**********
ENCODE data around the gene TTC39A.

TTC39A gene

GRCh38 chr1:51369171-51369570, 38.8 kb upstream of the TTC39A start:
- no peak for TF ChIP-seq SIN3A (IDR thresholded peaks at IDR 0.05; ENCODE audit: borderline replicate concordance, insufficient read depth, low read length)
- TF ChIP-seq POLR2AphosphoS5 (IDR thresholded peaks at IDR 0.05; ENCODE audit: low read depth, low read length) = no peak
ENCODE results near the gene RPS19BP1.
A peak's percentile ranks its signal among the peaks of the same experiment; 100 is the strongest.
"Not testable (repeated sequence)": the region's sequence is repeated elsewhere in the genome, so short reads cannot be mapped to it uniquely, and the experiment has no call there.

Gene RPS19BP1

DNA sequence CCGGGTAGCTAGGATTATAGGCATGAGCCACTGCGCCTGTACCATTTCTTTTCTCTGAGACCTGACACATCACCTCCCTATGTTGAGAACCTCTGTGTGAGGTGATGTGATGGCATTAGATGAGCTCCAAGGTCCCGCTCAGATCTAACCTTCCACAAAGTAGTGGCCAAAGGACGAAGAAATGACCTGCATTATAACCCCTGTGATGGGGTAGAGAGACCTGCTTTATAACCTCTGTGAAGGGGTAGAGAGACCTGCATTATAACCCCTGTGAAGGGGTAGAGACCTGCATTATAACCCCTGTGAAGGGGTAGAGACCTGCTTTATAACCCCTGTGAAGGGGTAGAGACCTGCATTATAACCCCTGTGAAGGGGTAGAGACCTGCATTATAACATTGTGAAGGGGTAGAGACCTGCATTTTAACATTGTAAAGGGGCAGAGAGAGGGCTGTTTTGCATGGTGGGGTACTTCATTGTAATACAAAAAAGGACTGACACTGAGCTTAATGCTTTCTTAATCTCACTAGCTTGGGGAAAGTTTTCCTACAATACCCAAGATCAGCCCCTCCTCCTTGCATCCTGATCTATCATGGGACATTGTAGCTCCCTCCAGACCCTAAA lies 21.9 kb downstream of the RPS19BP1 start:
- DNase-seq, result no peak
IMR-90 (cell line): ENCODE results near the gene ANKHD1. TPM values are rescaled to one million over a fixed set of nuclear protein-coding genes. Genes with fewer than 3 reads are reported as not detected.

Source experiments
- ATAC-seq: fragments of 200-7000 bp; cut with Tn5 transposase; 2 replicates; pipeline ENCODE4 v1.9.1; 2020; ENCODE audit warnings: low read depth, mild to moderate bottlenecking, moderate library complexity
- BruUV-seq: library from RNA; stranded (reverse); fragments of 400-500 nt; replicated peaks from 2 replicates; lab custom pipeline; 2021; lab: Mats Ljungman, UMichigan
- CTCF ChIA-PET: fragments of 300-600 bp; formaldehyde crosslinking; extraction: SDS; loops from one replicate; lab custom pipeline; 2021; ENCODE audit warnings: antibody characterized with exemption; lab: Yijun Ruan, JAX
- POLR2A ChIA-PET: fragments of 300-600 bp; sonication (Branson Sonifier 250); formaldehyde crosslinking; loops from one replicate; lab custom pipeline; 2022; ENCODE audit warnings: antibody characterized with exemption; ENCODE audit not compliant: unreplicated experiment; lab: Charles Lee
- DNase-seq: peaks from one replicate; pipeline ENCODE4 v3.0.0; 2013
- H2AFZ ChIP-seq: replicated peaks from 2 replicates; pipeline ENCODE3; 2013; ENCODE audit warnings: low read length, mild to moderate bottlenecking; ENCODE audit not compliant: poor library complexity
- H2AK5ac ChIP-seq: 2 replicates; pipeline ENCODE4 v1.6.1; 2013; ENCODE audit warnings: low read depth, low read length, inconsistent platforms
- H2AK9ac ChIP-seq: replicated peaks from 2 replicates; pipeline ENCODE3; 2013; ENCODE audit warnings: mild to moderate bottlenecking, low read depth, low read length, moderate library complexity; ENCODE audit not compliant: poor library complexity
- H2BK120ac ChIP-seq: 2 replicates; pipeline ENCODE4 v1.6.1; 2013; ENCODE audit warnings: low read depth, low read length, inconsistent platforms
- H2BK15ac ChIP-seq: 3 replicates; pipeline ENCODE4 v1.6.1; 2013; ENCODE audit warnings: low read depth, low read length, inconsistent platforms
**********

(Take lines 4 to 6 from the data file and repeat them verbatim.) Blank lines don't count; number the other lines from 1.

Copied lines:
- no peak for TF ChIP-seq SIN3A (IDR thresholded peaks at IDR 0.05; ENCODE audit: borderline replicate concordance, insufficient read depth, low read length)
- TF ChIP-seq POLR2AphosphoS5 (IDR thresholded peaks at IDR 0.05; ENCODE audit: low read depth, low read length) = no peak
ENCODE results near the gene RPS19BP1.